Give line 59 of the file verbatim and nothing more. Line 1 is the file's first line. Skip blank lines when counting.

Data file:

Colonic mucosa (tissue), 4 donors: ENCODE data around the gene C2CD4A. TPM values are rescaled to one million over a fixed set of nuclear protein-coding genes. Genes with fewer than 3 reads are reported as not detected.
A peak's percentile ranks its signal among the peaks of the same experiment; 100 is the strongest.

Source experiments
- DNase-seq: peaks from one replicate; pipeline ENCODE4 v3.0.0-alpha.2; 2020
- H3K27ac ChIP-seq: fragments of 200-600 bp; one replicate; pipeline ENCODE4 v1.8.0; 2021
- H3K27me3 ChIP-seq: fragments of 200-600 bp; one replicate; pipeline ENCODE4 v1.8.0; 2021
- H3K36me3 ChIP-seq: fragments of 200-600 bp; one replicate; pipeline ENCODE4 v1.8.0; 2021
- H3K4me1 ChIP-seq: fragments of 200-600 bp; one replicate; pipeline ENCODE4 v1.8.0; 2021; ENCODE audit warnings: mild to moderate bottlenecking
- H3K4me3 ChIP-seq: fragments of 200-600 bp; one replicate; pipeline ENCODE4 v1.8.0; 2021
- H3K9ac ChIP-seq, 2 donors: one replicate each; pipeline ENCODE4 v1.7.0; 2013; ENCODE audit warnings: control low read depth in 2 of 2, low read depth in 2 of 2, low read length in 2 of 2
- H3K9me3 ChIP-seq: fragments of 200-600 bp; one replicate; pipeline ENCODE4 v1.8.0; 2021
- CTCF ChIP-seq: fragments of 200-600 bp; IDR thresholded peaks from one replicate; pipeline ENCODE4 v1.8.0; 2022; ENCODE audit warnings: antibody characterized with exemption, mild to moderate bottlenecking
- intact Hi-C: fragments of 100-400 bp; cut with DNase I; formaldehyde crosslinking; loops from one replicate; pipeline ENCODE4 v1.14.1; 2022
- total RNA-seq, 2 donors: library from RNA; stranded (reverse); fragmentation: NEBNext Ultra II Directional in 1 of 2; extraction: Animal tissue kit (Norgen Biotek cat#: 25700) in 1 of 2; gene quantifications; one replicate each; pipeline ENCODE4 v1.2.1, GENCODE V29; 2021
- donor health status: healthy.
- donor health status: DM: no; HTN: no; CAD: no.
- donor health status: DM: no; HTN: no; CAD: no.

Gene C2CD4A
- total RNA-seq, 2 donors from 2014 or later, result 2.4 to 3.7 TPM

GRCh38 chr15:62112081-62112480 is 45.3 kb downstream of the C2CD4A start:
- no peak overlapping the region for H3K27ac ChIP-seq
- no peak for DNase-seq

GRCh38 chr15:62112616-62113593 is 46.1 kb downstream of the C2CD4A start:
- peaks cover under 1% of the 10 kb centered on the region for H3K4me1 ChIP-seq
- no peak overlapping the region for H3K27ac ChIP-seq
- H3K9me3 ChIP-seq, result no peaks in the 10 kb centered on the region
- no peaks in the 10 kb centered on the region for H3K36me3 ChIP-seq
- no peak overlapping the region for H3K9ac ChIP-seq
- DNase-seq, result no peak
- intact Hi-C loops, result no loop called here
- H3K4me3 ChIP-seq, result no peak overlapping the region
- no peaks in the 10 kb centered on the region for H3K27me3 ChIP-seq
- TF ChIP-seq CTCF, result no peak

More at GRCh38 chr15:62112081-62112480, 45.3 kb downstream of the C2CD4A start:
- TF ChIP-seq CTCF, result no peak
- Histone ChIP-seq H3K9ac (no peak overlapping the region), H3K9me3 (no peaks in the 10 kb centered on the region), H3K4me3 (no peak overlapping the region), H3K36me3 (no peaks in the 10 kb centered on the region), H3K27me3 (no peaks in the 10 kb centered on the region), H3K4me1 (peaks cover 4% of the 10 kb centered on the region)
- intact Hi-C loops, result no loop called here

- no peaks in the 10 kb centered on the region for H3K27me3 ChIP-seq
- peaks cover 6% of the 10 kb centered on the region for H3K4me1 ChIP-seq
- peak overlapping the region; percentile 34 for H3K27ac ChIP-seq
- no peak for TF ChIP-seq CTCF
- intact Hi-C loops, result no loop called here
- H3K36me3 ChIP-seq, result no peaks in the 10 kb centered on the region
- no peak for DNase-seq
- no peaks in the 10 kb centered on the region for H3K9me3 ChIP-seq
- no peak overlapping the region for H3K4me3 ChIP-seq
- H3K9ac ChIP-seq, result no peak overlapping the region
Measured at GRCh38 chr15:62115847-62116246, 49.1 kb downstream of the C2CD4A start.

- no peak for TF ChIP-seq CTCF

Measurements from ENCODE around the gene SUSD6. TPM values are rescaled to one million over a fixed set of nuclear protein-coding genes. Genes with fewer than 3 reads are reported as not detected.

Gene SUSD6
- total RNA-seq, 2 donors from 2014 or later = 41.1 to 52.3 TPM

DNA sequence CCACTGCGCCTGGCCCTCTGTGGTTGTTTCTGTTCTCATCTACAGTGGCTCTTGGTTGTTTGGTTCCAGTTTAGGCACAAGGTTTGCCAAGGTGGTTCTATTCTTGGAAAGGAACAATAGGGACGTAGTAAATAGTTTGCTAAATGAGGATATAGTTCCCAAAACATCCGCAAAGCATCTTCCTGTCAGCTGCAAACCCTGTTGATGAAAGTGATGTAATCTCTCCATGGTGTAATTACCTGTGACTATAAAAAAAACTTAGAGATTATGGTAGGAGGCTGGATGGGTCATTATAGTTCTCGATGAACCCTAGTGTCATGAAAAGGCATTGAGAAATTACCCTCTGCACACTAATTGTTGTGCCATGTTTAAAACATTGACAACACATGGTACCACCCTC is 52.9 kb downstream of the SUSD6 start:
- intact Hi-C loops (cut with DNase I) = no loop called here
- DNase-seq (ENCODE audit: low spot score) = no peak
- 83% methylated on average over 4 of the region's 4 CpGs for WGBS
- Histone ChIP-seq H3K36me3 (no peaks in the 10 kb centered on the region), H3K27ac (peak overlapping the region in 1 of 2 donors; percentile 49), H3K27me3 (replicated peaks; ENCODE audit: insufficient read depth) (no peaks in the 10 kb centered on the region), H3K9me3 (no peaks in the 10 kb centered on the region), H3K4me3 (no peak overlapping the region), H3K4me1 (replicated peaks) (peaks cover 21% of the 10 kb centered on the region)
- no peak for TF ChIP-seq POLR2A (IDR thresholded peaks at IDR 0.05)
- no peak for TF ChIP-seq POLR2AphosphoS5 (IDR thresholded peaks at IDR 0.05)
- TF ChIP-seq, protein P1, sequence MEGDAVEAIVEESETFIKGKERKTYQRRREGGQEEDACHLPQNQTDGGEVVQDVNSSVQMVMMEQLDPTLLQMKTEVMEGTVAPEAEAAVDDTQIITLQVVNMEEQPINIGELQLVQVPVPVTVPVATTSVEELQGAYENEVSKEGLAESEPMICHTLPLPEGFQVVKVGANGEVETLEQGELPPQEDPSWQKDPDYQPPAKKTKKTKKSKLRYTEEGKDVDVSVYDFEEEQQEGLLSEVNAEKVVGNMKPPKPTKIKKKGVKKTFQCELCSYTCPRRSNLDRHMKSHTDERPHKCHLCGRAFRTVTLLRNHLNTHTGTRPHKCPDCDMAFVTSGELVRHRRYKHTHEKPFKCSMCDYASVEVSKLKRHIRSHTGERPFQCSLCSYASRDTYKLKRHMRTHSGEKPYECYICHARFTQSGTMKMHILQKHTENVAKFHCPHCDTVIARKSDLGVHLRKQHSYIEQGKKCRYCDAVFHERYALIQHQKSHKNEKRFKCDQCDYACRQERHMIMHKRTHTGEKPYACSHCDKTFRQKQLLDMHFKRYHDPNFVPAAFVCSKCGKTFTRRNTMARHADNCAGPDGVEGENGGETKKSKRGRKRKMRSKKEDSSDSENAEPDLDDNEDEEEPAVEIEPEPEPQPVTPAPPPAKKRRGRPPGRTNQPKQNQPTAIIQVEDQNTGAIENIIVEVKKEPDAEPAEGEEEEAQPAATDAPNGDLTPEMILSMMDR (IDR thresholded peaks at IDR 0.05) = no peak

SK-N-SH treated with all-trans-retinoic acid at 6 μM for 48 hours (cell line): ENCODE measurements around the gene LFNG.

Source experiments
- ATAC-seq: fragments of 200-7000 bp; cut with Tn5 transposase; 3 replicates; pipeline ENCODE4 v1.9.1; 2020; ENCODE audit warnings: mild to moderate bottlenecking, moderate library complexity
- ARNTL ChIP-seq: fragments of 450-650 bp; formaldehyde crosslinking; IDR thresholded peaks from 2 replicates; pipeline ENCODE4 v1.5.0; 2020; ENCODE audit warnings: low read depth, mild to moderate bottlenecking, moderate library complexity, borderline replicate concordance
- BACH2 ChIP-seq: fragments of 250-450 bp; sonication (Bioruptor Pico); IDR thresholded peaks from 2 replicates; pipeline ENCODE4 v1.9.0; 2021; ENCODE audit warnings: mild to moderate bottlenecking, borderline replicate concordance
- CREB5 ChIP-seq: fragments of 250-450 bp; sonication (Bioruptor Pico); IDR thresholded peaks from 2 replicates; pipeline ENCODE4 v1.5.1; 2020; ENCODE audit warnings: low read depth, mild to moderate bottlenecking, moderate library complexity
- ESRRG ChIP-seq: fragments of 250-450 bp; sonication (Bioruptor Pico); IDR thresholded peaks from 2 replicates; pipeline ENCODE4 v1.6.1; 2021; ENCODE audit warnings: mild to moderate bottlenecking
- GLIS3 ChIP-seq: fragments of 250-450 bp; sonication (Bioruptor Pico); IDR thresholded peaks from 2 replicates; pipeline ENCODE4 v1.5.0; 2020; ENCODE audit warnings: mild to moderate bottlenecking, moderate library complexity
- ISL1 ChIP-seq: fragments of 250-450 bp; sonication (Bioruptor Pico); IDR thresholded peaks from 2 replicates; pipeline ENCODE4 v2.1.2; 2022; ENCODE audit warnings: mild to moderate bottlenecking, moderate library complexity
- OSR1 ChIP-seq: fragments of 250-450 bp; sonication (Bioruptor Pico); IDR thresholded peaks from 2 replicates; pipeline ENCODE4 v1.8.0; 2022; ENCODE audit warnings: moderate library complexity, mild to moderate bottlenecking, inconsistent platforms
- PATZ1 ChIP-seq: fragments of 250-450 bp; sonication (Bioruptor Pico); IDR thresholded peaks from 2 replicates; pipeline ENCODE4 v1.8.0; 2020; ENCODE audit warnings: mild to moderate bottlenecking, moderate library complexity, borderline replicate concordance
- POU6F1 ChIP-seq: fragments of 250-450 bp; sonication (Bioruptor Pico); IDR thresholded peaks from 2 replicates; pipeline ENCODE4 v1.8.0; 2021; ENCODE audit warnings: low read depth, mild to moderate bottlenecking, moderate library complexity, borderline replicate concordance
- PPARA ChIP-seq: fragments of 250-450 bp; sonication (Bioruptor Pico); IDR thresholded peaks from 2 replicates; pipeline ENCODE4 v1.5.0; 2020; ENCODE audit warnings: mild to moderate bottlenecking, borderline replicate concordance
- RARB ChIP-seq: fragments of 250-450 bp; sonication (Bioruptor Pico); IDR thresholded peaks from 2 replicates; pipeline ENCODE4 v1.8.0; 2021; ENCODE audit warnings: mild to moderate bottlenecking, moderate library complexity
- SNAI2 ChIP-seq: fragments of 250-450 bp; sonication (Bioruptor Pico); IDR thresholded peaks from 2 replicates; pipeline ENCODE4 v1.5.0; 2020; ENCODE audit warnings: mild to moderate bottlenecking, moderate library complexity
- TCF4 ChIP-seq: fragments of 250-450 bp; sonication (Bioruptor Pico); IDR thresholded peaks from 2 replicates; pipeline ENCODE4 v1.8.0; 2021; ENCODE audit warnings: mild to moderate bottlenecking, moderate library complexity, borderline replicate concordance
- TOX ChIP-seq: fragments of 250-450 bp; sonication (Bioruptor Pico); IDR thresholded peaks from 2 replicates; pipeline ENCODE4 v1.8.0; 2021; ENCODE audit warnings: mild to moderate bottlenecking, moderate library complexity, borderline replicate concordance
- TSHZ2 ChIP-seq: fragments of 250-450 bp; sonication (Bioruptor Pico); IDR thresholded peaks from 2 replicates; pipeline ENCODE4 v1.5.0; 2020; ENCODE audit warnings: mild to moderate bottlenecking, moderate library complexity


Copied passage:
- no peak for TF ChIP-seq POLR2AphosphoS5 (IDR thresholded peaks at IDR 0.05)